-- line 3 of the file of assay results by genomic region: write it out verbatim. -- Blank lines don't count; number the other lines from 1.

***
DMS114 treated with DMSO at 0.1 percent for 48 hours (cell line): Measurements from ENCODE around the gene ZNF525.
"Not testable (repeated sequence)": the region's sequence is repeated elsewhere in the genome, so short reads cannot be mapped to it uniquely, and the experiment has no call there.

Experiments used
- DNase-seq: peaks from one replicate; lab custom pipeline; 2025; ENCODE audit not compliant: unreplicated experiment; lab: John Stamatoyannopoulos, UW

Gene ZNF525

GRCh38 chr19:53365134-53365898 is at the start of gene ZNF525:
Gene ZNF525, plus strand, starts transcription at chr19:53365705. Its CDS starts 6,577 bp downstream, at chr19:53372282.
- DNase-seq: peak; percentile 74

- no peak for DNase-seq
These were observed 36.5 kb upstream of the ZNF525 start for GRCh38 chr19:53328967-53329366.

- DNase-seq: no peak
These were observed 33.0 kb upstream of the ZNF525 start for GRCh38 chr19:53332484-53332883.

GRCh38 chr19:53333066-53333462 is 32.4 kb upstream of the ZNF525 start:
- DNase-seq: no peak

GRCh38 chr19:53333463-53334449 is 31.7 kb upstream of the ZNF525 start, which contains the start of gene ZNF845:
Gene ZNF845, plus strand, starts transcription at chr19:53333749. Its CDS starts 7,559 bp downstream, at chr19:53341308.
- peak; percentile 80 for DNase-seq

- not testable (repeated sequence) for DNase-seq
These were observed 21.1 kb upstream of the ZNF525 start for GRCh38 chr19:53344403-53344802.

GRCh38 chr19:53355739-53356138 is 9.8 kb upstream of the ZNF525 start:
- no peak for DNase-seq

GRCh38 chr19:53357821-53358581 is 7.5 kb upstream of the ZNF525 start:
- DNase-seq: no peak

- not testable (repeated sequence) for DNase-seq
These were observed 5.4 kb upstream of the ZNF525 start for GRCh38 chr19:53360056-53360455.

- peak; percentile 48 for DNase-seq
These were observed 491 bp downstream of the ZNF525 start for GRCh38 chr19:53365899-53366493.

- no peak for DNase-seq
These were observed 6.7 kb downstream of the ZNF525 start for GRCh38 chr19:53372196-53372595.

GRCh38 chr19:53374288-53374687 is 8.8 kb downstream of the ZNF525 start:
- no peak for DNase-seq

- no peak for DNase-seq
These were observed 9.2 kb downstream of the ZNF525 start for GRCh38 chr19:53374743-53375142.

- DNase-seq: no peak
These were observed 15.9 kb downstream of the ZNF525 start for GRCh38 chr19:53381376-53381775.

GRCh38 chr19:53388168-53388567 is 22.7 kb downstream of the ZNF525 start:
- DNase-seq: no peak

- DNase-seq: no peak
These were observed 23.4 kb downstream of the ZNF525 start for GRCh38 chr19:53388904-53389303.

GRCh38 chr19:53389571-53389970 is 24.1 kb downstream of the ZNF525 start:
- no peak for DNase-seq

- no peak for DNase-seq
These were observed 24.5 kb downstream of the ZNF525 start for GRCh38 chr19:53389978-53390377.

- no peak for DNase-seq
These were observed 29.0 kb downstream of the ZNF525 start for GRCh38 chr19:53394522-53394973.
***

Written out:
Experiments used